Voting machine hacked to run Pac-man

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22 Responses to “Voting machine hacked to run Pac-man”

  1. Anonymous says:

    Listen up guys. I work for a department of elections in Northern California that uses this machine. It is not a general purpose voting machine (although I suppose it could be). It’s primary function is to provide voting access for people with disabilities.

    I work for one of the larger counties in California, less than fifty votes are cast on it every election, and I can fucking assure you no one is tampering with them in this county.

    This machine, or a machine like it is required comply with the Help America Vote Act, which requires all people are allowed to cast a ballot privately and independently….. how can someone with limited mobility, sight, hearing impairment do that without a machine?

    As for California, we should be happy we have SOS Debra Bowen, who issued a temporary ban on voting machines in 2007 until they can prove compliance with a number of safety protocol.

    Also, the average age of a pollworker in the US is 72 years old. Believe me, we have a hard enough time trying to teach them to turn the damn thing on than we do with one of them possibly manipulating it.

    • Anonymous says:

      “Also, the average age of a pollworker in the US is 72 years old. Believe me, we have a hard enough time trying to teach them to turn the damn thing on than we do with one of them possibly manipulating it.”

      This doesn’t give increase my confidence that poll workers would be able to detect or prevent fraud.

  2. Toby says:

    It’s all well and good that everyone is allowed to vote by mail, but that’s cold comfort if almost no one actually does… That said, I’m writing from sunny Oregon, where we all vote by mail (which also gives us a nice two week period to return our ballots). Instead of non-advances like poorly-secured e-voting, I’d love to see the US try some real improvements to the voting process (like instant-runoff, say). Sadly, we’re more likely to combine these pathetically hackable voting machines with mandatory voting for 100% turnout by proxy…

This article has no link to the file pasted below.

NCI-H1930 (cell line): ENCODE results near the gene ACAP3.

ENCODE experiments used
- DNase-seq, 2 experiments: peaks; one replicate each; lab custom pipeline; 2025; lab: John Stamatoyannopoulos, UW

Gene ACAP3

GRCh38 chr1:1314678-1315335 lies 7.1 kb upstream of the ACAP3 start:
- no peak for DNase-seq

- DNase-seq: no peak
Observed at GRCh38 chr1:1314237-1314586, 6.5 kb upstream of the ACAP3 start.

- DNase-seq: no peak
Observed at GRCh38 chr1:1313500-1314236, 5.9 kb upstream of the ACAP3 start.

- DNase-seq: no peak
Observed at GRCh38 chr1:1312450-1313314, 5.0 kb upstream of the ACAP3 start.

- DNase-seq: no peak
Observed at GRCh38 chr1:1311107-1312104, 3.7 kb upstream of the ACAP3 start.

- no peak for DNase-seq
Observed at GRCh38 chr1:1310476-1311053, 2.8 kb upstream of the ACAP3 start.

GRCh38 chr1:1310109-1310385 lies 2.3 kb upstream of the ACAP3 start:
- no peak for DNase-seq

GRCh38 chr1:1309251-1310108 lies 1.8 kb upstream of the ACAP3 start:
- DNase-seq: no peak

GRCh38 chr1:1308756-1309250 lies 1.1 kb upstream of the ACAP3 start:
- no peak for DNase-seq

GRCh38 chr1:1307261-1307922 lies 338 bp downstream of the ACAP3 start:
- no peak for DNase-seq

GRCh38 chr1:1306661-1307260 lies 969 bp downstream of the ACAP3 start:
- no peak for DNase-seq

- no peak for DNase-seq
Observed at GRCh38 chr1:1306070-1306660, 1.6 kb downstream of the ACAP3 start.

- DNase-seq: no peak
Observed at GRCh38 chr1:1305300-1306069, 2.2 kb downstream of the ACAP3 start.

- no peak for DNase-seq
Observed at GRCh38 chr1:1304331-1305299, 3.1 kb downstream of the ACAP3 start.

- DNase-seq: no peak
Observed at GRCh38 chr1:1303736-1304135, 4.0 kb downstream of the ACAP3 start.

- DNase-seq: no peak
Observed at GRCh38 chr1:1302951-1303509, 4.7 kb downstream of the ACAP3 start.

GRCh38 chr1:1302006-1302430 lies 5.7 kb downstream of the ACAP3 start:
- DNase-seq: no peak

3. hallam says:

    What I like about the site is the way that you can tell the photographer who took the group shoot didn’t need to tell people to smile, he just had to wait till nobody was actually creased over laughing their ass off.

  4. caffeine addict says:

    Seriously America, what’s wrong with little bits of paper folded up and put into a big metal box? The rest of the world is quite happy with it.

    Hell, most UK districts manage to count their votes and have a winner declared before the electorate have woken up the following morning.

    The worst you can do on a UK ballot paper is have a very boring game of noughts and crosses. (boring, because you can only have one cross and no-one else is supposed to see your paper. I suppose you could play battleships though…)

    • oasisob1 says:

      “Hell, most UK districts manage to count their votes and have a winner declared before the electorate have woken up the following morning.”

      I’m pretty sure the beer has something to do with that.

      Just remember, in America, everyone is allowed to vote by mail. On paper.